What Is A Fibroma?

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Fibromas are typically non-cancerous, known as benign fibroid tumour accumulation of fibrous, connective tissue. Since we have tissue all over the body, fibromas can appear anywhere. 

If a person develops a fibroma, there may not be any symptoms. As fibromas are usually benign cancers, they do not require any treatment unless they become invasive. But, fibrosarcoma is a  rare soft tissue cancerous tumour which can be malignant.


Fibromas are benign tumours or fibroids consisting of fibrous tissue and connective tissue. They can appear anywhere in the body. In some cases, the tumour occurs without any symptoms (asymptomatic). Most fibromas do not require treatment as they are not malignant (cancerous). However, treatment may be necessary if you are experiencing symptoms. 

Types of fibromas?

The most common types are: 

  1. Plantar fibroma

 Plantar fibroma1 is a rare benign lump-like growth on the plantar fascia, the rubber band-like ligament that stretches from the heel to the toes on the foot arch. 

Plantar fibromas symptoms may not noticed, as the most common symptoms are pain and mild discomfort, but as it grows, it can cause an increase in pain and pressure on the foot.

  1. Non-ossifying fibroma

Non-ossifying fibromas 2 are the most common benign bone tumours affecting children. They consist of fibrous tissue and grow on long bones, especially on the legs. 

These fibromas appear as a single growth but do not spread or become cancerous. They grow until the bone reaches its growth. When non-ossifying fibroma heals, they fill up by the surrounding bone cells. 

  1. Angiofibroma

Angiofibroma is another type of fibroma to which it associates with blood vessels and fibrous tissue. The appearance of the type is described as small and skin-coloured with symptoms like pink and red pimples covering the cheek and nose area.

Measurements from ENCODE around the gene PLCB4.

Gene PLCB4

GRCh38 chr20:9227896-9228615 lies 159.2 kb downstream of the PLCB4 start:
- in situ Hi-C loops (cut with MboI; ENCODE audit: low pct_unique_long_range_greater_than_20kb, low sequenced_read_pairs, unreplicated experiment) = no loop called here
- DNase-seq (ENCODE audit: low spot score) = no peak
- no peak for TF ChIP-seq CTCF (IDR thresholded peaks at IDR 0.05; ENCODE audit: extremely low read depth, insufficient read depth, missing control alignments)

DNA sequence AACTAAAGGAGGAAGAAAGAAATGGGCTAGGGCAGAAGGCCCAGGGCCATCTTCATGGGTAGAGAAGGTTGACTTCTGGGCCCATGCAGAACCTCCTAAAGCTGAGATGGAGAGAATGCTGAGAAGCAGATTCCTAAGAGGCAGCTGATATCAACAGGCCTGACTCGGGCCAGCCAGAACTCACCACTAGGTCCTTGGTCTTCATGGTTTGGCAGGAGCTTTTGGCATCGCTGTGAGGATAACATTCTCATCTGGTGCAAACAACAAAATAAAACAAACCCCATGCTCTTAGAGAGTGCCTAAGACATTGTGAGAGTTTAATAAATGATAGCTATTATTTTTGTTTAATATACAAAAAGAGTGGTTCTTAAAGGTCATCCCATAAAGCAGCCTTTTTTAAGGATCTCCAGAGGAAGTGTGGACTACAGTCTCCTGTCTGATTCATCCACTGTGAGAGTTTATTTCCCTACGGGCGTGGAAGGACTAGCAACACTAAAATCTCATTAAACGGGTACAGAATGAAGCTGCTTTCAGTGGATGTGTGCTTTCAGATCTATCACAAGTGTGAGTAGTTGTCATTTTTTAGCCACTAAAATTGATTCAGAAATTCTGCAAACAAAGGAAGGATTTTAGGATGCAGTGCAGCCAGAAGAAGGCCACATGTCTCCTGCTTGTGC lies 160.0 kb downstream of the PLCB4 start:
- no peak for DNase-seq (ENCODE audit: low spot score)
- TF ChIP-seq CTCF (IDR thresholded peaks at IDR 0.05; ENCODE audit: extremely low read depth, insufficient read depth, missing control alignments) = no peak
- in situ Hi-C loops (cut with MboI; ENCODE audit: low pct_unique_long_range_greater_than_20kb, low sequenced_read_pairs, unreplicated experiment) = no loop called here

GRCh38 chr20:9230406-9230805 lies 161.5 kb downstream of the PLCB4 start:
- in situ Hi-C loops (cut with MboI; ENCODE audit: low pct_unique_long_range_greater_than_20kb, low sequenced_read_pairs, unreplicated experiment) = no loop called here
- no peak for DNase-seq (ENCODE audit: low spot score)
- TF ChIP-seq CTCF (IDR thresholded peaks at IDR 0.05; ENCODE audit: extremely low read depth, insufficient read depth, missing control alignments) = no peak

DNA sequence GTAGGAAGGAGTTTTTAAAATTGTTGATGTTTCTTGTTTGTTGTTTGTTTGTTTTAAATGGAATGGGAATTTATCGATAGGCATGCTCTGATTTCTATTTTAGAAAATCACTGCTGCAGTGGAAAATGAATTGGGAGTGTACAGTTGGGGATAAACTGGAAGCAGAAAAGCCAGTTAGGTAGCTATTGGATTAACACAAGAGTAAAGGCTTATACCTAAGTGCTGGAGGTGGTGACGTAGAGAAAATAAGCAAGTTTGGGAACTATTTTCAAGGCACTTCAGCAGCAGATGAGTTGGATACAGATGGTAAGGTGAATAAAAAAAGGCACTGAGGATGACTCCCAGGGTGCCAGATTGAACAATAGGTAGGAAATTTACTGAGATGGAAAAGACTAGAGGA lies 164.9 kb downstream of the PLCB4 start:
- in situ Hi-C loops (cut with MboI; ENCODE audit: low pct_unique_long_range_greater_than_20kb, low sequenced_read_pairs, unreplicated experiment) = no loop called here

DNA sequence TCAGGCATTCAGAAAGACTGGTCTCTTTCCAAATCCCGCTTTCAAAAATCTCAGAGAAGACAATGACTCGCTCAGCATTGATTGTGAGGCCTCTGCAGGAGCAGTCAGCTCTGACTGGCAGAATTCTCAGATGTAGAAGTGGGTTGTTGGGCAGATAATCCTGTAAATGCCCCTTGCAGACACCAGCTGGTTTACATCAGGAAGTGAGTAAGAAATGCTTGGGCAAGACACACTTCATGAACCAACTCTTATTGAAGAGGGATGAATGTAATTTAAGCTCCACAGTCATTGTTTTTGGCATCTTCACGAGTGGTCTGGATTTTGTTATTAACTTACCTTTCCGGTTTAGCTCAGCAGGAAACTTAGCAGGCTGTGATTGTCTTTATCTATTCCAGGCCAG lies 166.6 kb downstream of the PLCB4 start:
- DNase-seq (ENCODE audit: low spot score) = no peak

1. Dermatofibroma3

Dermatofibroma appears as an overgrowth nodule of the fibrous tissue in the dermis (deeper skin layer). The benign skin tumours are commonly seen on the upper arm, lower legs, and upper back. They are like hard lumps under the skin. They may vary in colour from pink to deep purple.

  1. Oral fibroma

 An oral fibroma4 

  1. Uterine fibroid

Uterine fibroid,5 known as leiomyomas, are common in their type; a non-cancerous tumour that develops in or around the uterus lining. They are also known as leiomyomas. Uterine fibroid tumours consist of muscle and connective tissue from the walls of the uterus. Smaller it is in size of fibroids in the uterus and does not need treatment. However, if it increases in size then medication or surgery are needed.                       

What triggers fibromas?

Fibromas occur due to many reasons which are unknown.

  1. Plantar fibroma

Plantar fibromas identify when the tumour grows on the arch of the foot. The tumour can appear in anyone to which there are fewer cases reported. Plant fibromas are more likely to affect the following persons: 

  • Older patients: People aged between 40-60 years old are more prone to developing this type of tumour
  • Men assigned from birth have more tendencies than women
  • European descent: European ethnic people are more likely to develop plantar fibroma than other ethnicity, which has to do with Northern genes
  • Hereditary: Studies suggest that it may be genetically inherited
  • Health conditions: High risk of developing plantar fibromas if they have diabetes, epilepsy, or an alcohol use ic disorder
  1. Non-ossifying fibroma

Non-ossifying fibromas are the most common benign (non-invasive) bone tumour affecting 20-40% of healthy children. The tumour is an unknown cause, genetic link, or risk factor involved in the growth of non-ossifying fibromas.

  1. Angiofibroma

Angiofibromas is a rare tumour growing around the nose area. The tumour shows an overgrowth of collagen, fibroblasts, and blood vessels. Yet, the tumour is not spreadable.